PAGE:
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Smog fuels blackout concerns in north India

In this Nasa handout image, red outlines show the approximate locations of active burning. A multitude of fires spans more than 250km from east to west, and the smoke plume extends far to the south-east, obscuring the satellite’s view of Delhi. Although the smoke appeared to originate primarily from the agricultural fires, other factors such as urban and industrial smog may have contributed.  (In this Nasa handout image, red outlines show the approximate locations of active burning. A multitude of fires spans more than 250km from east to west, and the smoke plume extends far to the south-east, obscuring the satellite’s view of Delhi. Although the smoke appeared to originate primarily from the agricultural fires, other factors such as urban and industrial smog may have contributed. )Premium
In this Nasa handout image, red outlines show the approximate locations of active burning. A multitude of fires spans more than 250km from east to west, and the smoke plume extends far to the south-east, obscuring the satellite’s view of Delhi. Although the smoke appeared to originate primarily from the agricultural fires, other factors such as urban and industrial smog may have contributed.
(In this Nasa handout image, red outlines show the approximate locations of active burning. A multitude of fires spans more than 250km from east to west, and the smoke plume extends far to the south-east, obscuring the satellite’s view of Delhi. Although the smoke appeared to originate primarily from the agricultural fires, other factors such as urban and industrial smog may have contributed. )

Smog generated by the burning of husk by farmers in Punjab, Haryana may hit northern grid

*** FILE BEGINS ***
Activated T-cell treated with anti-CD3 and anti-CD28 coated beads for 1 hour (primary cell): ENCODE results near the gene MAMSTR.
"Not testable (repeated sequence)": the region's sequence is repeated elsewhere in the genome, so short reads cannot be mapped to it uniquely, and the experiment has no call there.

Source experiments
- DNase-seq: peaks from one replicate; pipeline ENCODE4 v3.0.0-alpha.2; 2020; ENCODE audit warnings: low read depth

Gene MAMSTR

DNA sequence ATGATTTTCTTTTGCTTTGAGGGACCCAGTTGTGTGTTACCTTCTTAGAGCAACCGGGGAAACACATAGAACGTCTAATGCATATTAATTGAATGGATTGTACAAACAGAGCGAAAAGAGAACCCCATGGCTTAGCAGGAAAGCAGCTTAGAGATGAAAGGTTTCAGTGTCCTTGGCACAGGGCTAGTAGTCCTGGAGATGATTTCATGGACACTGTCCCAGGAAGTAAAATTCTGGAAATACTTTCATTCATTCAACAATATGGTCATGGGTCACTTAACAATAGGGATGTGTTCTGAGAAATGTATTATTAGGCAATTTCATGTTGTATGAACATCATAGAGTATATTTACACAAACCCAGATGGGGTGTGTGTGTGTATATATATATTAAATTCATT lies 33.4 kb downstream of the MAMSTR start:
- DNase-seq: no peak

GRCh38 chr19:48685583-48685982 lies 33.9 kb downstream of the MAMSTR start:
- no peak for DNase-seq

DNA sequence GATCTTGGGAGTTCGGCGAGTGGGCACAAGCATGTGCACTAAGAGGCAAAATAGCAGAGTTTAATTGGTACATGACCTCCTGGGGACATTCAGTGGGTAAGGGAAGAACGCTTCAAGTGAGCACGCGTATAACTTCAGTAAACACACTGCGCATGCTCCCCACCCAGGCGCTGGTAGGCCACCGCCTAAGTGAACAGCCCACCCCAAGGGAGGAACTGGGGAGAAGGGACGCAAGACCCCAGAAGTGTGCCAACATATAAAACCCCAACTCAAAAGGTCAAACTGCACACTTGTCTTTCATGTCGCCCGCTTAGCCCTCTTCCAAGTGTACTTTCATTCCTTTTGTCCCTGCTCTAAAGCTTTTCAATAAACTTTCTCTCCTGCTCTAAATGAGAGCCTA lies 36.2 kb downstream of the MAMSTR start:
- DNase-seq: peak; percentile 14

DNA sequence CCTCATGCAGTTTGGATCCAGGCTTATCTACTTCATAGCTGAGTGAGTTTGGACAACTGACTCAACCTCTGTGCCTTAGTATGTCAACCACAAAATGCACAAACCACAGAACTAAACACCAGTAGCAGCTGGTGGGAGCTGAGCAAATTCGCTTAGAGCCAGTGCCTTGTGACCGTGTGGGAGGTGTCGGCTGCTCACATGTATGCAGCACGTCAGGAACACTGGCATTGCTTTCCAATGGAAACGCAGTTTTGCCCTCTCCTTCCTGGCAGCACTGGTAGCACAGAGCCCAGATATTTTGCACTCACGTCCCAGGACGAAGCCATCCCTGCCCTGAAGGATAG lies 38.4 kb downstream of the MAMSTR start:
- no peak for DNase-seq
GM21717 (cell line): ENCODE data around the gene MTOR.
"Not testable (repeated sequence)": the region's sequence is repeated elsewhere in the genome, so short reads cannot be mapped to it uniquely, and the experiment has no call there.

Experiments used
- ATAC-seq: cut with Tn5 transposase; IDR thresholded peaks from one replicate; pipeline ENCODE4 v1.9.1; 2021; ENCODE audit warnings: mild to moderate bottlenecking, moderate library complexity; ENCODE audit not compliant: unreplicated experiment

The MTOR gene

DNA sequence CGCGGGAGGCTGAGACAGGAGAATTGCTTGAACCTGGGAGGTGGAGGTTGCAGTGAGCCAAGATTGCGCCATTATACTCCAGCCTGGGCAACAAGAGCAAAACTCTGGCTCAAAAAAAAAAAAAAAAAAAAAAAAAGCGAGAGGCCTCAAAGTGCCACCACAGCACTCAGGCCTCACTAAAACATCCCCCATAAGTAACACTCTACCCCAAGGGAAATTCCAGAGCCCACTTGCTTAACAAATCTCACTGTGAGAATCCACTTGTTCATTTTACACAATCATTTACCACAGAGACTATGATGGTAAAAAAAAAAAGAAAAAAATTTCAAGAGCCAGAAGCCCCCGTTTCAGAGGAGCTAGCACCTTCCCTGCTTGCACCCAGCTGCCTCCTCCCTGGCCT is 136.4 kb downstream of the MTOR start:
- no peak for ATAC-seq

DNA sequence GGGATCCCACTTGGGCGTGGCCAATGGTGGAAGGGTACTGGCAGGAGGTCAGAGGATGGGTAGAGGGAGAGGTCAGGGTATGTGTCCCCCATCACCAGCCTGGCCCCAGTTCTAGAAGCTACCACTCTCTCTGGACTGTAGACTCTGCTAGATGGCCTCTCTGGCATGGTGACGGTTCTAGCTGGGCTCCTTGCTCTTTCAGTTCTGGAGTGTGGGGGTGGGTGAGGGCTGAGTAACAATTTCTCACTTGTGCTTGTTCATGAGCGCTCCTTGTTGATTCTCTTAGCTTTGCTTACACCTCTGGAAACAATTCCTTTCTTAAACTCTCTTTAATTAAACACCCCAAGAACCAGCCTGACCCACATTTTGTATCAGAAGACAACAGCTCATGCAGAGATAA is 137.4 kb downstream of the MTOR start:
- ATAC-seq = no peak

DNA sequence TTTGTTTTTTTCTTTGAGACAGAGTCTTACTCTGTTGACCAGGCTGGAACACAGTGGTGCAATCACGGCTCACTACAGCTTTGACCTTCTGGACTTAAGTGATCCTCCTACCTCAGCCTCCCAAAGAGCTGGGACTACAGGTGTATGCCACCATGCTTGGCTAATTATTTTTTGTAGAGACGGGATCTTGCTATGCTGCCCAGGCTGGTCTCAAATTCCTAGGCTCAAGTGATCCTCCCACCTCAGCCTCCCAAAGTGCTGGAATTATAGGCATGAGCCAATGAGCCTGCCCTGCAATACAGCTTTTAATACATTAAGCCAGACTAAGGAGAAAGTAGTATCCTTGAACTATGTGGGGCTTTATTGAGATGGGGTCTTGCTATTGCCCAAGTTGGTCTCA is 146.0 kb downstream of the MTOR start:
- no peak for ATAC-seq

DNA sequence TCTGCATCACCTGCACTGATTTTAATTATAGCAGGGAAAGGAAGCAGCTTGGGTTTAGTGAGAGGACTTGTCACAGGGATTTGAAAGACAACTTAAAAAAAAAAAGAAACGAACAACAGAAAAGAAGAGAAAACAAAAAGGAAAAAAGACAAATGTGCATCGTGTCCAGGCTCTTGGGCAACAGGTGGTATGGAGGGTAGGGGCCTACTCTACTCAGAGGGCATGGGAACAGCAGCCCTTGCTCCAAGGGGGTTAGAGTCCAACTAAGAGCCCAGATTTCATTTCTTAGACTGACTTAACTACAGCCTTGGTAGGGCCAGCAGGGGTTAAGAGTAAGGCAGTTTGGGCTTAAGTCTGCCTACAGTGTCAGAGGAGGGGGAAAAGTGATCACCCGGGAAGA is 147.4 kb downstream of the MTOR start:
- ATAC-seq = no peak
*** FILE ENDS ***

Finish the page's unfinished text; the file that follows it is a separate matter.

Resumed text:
New Delhi: Thick winter smog, an annual phenomenon in northern India blamed on vehicular pollution and worsened this year by the burning of husk by farmers in the breadbasket states of Punjab and Haryana as well as the after-effects of Cyclone Nilam, has put the region at risk of a blackout.

The states at risk of outages include Uttar Pradesh and Rajasthan, besides Punjab and Haryana, officials said.

India’s northern grid supplies 36,000 megawatts (MW) of electricity to these states, with the load management functions overseen by state-owned Power Grid Corp. of India Ltd (PGCIL). Several incidents of electric tripping have taken place in the past because of the smog, which has also reduced visibility in places like Delhi.

Insulators hold the key to avoid tripping. Fog and pollution can trigger blackouts. Fog makes power transmission lines moist; atmospheric pollution then sticks to the lines; over time, the lines become caked in dust, resulting in short circuits that lead to tripping. If unchecked, the result could be a collapse of the regional grid.

“We have changed insulators at our end. With the farmers in Punjab and Haryana burning husk, the northern states such as Punjab, Haryana, Rajasthan should be more concerned as they haven’t changed insulators on their 220 kV (kilovolts) lines. On our end, things are fine as we have put polymer insulators," said R.N. Nayak, chairman and managing director of PGCIL.

“If the pollution is very high, it will cause problems as the lines within these states will start tripping," Nayak warned.